America. dervalued, or consent to part with any Mr. J. D. Burk has lately published of them. Hoppner purchased several two volumes of the History of Virginia, unfinished studies, 'strongly charac- which will speedily be followed by a terized by original genius. It is some- third and fourth. We understani what curious thai, though these were that thellistory of Virginia is not on
valuable, as the production of a supe- piece of this sculptor, who is now in rior pen, but also from the new infor- his 70th year, and yet appears to remiation with which it abounds; every tain all the vigour and spirit of youth. distinguished character of the Union, M. Barthey has re-written his celeparticularly President Jefferson, hav- brated work on the Elements of the ing contributed manuscripts to the Science of Man, which it is expected historian.
will produce a kind of revolution in Denmark.
the science of physiology. The island of Mors, situated in the M. Tenou has lately presented to . north-west of Jutland, and separated the National Institute, a description by the great gulph of Limfiord, which of the 'Teeth of the Cachalot and Copenetrates far into the interior of this codile. The teeth of the former have peninsula, deserves to become the no enamel, but only the osseous cortex. subject of special notice; though The one, we are informed, ray be bitherto in a manner unknown to the easily distinguished from, the other; Danes themselves. The population because the enamel is much harder, of it is about 8000 persons, and they and is entirely dissolved in the acids, speak a language peculiar to themselres. without leaving any gelatinous parenA Glossary has lately been published chyme. The tusks of the elephant, containing 700 words unknown else- and the grinders of the bear, have no where. This information will interest other envelope. those who investigate the northern
A composer of Vienna, named BohThe Scandinavian Society of Co- domowitsch, has lately announced the penhagen continues its labours with execution of a great musical piece, great activity. They have published under the title of klopstock's Baitle several interesting dissertations on the of Herrman. Several thousands of antiquities of Scandinavia in the jour- persons will be required for its reprenal called the Scandinavian Museum, sentation; and the theatie is to be an which is printed both in the Danish open country, with woods, meadows, and Swedish languages.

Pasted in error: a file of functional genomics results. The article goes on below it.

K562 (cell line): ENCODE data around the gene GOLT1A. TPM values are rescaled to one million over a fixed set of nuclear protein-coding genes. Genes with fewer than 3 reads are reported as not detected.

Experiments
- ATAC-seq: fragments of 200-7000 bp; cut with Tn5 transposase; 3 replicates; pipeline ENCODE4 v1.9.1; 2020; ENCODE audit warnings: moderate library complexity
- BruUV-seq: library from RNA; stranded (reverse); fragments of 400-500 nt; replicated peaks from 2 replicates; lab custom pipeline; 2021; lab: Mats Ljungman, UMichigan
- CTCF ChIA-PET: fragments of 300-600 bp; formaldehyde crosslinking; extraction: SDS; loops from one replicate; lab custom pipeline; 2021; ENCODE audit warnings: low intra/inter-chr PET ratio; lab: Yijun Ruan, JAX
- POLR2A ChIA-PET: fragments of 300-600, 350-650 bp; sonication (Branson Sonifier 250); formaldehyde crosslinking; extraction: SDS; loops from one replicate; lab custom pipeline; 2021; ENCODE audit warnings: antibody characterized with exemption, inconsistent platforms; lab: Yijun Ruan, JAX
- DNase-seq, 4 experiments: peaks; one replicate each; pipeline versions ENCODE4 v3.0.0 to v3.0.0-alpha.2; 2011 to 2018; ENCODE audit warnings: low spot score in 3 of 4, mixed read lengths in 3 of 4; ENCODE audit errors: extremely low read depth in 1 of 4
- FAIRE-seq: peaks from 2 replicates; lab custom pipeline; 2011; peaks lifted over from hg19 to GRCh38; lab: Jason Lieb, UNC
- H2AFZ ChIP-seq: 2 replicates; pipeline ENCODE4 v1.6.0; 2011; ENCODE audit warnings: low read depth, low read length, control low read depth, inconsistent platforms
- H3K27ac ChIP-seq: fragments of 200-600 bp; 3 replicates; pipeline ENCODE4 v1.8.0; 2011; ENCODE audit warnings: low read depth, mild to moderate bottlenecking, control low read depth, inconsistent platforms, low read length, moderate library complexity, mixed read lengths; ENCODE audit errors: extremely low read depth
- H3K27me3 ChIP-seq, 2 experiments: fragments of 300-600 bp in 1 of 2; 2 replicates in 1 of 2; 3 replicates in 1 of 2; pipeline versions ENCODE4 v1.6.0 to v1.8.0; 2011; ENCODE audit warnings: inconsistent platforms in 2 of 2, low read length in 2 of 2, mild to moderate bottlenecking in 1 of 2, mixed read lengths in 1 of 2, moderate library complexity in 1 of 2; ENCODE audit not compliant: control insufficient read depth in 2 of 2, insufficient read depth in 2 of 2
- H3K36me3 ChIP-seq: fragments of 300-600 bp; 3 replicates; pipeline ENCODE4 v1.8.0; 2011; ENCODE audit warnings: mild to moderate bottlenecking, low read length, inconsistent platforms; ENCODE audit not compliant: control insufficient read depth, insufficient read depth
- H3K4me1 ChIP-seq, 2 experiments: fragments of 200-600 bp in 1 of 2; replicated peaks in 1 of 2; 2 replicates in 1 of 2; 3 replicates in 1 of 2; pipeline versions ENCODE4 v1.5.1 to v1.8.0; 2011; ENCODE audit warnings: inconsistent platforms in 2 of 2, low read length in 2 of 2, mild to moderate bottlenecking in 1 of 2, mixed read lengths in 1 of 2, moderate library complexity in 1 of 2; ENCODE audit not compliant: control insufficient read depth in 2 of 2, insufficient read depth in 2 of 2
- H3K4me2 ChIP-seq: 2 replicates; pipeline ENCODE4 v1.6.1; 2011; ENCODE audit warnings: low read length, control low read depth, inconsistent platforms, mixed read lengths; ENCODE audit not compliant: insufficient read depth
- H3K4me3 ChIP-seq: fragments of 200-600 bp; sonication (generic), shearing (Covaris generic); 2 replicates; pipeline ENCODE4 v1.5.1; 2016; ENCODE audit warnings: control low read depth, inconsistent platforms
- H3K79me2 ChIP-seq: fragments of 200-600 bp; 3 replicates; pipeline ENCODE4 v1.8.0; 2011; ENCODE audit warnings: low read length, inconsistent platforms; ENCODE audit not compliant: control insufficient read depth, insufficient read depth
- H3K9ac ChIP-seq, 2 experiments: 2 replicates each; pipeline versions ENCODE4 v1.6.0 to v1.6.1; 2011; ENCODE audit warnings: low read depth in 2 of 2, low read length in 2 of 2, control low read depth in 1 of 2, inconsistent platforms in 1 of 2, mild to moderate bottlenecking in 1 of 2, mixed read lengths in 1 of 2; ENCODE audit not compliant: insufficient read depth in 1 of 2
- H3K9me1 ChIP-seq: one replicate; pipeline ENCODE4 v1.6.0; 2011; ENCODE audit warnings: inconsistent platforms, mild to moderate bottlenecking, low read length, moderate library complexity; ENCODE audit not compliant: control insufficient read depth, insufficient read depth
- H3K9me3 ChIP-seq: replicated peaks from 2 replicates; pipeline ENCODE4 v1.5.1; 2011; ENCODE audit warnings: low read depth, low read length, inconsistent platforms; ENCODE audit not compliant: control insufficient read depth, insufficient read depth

&c. The most curious part, however, Francc.
will consist in an interlude taken from The French have lately been suc- inodern times, in which a great num. Cessful in naturalizing cotton and in- ber of cannon and smallarnis will form digo in their southern provinces; and the bass, and for which purpose the their attention is now directed to the composer gravely requests the assistNew Zealand Flax, Phormium tenar, ance of musical artillerymen and canor Phormium textile, of the botanists. noneers.. Capt. Cook first discovered this plant,
A German Journal, of some repuwhich unites in a superior degree the tation, affirms, that there are beavers useful qualities of the hemp and fax in Westphalia, on the banks of the of Europe. It is now cultivated with Lippe; and that they continue there success in Norfolk Island; and Capt. in spite of the endeavours of the inhaBaudin, in his late voyage round the bitants to destroy them. This appears, world, brought from thencenine plants it is said, very evidently fror, the great to France. Under the care of Thouin, number of trees which are fallen on these have brought their seeds to ina- the river sides. The question arising turity, and seedlings have been since from this fact, if admiited, is, wliether sent to the departments Seine Inte- these beaver's live in societies, in rior, Herault, La Drom. Le Var, and pairs, or solitary to the Island of Corsica. The young M. De Murr, a learned antiquary of plants are found to thrive well in the Nuremberg, has sent to the Emperor most southern of these provinces. of Russia three manuscripts in the
The artists and amateurs of Paris hand-writing of Regiomontanus, of crowd to the workshop of Dejoux, in several rare printed works of that theLouvre, to see his colossal model of celebrated mathematician. The Emthe statue of General Desaix, designed peror has ordered them to be depositto be cast in bronze, and placed on the ed in the imperial library, and has pedestal in the Place des Victories. It sent a handsome ring to M. de Murr. is universally judged to be the master- The Director of the Museum of UNIVERSAL MAG. VOL. VII.